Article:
Mr Roger Knapman: In the areas that have large numbers of empty houses, can my hon. Friend discern a pattern between the scale of the problem and the political complexion of the councils in those areas?
Mr Roger Knapman: I am sorry that my hon. Friend believes that the motion has sinister implications. It would be interesting to know what they are. I am sure that my hon. Friend does not wish to suggest that the outcome of tonight's vote will in any way reflect upon the need, or otherwise, for a vote on amendment No. 27.
Mr Roger Knapman: I draw the hon. Gentleman's attention to the comments by my hon. Friend the Member for Aldridge-Brownhills (Mr. Shepherd) which are contained in Monday's record of our proceedings. I can confirm those, as can my hon. Friend the Member for Beverley (Mr. Cran).
Mr Roger Knapman: I listened with care to the right hon. Member for Derby, South (Mrs. Beckett). If I heard her correctly, she said that she was actively looking for other ways of dealing with the matter than amendment No. 27. I suspect some of us can understand why. My right hon. Friend the Leader of the House quoted extensively from pages 404 and 405 of the procedural book, "Erskine May". Unfortunately, he...
Mr Roger Knapman: May I draw the attention of my hon. Friend to the fact that there is a movement towards new clauses 74 and 75? No doubt we shall be asked to look at new clauses which have not yet even been framed. The debate will be at a later stage. Therefore, there is little chance of amendment No. 27 being called by Madam Speaker at the appropriate time; of course, Madam Speaker, that will be a matter for...
Mr Roger Knapman: My hon. Friend is exactly right. That must be so, and it was among the points that I was trying to make. I promised in my note to you this morning, Madam Speaker, that I would not detain the House for more than one or two minutes. You will know that the whole House holds you in the greatest respect because we know that you are the guardian of Back Benchers' interests. My constituents are...
Mr Roger Knapman: Will my right hon. Friend give way?
Mr Roger Knapman: Will my hon. Friend bear in mind the fact that we voted an increase of funds for the common agricultural policy as recently as the week before Easter? We voted an extra £150 million only a fortnight ago.
Mr Roger Knapman: On a point of order, Mr. Morris. You will acknowledge that right hon. and hon. Members in all parts of the Committee have voiced over the past half an hour deep-seated concern about certain aspects of Committee procedures. You seemed to suggest that right hon. and hon. Members would be restricted to raising one point of order. Is that the case?
Mr Roger Knapman: We know that you have given very careful thought to the selection of amendments, Mr. Morris, because you tell us so. You have told us that selection depends on the clarity and effect of an amendment. In that case, under amendment No. 27, my constituents in Stroud are being asked to pay through their VAT towards implementation of the social chapter in other countries. Shall I have an...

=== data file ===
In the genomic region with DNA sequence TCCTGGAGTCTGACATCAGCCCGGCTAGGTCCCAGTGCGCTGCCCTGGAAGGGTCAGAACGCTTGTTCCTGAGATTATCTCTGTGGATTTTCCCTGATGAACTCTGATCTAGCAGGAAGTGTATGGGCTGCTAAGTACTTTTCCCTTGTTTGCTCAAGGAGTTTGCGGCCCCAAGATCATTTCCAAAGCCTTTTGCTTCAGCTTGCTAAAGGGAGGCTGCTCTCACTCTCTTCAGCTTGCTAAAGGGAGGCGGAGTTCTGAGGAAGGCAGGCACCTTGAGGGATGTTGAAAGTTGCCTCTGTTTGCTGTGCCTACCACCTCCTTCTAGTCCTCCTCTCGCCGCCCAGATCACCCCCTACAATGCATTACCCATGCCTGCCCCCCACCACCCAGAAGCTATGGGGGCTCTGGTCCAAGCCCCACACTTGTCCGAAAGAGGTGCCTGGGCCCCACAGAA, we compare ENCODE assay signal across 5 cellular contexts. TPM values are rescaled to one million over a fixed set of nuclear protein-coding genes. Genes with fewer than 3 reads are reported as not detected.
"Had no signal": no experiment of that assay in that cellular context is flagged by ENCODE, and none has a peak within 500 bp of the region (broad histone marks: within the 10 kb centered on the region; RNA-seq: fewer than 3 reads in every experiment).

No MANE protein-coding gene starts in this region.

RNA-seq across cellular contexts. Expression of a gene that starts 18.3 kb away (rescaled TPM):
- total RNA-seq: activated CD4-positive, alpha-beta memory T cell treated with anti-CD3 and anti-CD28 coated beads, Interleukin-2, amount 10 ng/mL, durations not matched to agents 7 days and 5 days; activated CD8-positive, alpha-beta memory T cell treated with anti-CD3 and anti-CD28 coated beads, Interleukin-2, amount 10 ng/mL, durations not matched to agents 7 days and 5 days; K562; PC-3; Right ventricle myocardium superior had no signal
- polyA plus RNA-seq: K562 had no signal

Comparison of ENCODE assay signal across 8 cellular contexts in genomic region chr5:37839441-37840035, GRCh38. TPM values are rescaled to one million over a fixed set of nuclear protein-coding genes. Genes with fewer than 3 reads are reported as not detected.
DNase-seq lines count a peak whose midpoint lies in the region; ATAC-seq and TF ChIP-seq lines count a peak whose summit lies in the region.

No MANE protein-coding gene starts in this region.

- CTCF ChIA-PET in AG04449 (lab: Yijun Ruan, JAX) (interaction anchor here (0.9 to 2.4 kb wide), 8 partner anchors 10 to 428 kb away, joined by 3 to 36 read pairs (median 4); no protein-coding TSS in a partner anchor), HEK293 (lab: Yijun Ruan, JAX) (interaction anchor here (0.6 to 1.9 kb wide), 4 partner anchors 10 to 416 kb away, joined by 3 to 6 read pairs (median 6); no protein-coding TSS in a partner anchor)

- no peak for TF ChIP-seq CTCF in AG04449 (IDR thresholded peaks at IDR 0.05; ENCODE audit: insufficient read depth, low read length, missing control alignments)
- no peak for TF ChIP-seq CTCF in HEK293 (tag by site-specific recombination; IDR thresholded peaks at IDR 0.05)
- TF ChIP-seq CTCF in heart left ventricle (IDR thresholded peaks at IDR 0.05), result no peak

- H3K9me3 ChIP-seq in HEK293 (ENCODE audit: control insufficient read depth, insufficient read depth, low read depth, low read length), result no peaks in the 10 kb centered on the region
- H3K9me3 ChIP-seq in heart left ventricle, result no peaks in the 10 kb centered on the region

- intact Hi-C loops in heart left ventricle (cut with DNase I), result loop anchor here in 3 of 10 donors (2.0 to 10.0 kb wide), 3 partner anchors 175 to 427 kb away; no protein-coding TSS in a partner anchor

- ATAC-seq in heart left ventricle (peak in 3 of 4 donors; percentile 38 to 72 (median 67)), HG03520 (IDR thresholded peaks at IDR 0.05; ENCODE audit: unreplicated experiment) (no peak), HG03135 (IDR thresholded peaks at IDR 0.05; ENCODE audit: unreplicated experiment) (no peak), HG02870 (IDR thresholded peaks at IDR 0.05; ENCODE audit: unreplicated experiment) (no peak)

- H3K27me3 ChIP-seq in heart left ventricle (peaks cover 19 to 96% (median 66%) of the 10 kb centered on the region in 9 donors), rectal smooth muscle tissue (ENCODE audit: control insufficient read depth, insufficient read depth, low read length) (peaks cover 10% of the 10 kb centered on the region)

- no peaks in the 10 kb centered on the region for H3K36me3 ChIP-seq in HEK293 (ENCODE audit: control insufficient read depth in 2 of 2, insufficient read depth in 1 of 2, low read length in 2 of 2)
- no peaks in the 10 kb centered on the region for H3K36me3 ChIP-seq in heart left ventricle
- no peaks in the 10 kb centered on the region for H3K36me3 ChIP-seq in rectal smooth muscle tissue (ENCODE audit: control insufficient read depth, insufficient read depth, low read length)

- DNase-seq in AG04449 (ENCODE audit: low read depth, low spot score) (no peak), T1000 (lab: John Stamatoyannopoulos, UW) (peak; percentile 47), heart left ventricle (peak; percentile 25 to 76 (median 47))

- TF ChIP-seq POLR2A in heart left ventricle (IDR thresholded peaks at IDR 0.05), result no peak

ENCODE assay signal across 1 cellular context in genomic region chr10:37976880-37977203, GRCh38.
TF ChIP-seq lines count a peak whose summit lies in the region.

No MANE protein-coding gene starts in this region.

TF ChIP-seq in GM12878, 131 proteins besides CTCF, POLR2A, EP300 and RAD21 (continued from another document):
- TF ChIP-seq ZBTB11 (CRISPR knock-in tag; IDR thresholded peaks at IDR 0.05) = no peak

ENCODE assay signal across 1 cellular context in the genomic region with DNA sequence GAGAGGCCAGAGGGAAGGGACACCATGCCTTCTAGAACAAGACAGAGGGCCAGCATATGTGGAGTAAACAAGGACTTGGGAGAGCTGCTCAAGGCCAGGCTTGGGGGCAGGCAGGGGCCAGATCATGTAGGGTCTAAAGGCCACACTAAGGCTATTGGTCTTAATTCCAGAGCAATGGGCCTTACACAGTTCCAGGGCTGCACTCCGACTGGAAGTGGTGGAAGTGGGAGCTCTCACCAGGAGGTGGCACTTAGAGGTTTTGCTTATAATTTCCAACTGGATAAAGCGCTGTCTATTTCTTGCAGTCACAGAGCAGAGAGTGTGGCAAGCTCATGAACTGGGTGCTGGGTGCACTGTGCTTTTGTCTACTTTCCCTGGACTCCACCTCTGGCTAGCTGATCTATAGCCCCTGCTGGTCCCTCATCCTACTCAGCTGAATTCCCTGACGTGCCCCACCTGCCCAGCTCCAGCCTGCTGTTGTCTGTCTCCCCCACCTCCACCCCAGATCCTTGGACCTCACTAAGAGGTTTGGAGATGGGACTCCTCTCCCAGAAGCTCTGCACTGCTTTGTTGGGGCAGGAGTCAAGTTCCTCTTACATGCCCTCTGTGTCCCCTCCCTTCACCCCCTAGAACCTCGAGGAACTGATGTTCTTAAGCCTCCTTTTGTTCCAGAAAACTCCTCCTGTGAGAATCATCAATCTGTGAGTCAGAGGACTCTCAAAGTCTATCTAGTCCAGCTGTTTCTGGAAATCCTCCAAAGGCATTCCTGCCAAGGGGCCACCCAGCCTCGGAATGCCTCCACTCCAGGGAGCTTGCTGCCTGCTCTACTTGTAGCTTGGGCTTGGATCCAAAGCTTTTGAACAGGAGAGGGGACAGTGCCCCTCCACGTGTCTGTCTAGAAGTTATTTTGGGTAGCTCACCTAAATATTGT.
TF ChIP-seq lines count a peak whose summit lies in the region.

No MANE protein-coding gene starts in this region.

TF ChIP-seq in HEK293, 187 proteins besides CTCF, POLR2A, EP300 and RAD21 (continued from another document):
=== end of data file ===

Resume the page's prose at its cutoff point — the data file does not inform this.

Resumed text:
Mr Roger Knapman: Will my hon. Friend deal with [Interruption.]—
Mr Roger Knapman: I asked my hon. Friend whether he would deal with fraud, which seems to come under the subject of internal finance. I appreciate that fraud is a very narrow subject.
Mr Roger Knapman: Does my hon. Friend agree that the root cause of the problem in Yugoslavia is that it is a federal state which believes in ever closer union, in a single institutional framework, in the free movement of peoples, and so on? The same applies to the old USSR. Is it not possible that that is the root cause of some of the problems in Bosnia?
Mr Roger Knapman: Will the hon. Gentleman give way?
Mr Roger Knapman: The hon. Gentleman should be making his points to the hon. Member for Inverness, Nairn and Lochaber (Sir R. Johnston). It is rumoured that there is to be an important Liberal party conference—if that is not a contradiction in terms—tomorrow. The hon. Gentleman might benefit from asking the Liberal Member whether he has been given any undertaking with regard to business later today. In...
Mr Roger Knapman: Further to that point of order, Mr. Morris. Previously, a closure motion has always been granted immediately. Therefore, will you reconsider the answer that you gave to my hon. Friend the Member for Stafford (Mr. Cash)?
Mr Roger Knapman: On a point of order, Mr. Morris. I seek your guidance on Standing Order No. 35 which says: After a question has been proposed a Member rising in his place may claim to move, 'That the question be now put,' and, unless it shall appear to the chair that such motion is an abuse of the rules of the House, or an infringement of the rights of the minority, the question 'That the question be now...
Mr Roger Knapman: Am I not entitled to finish my point of order?
Mr Roger Knapman: Further to that point of order, Mr. Morris.
Mr Roger Knapman: Whether or not we are lawyers—it turns out that we are not—would not it beggar belief that any nation would go through the pain of convergence and then not proceed to a single currency?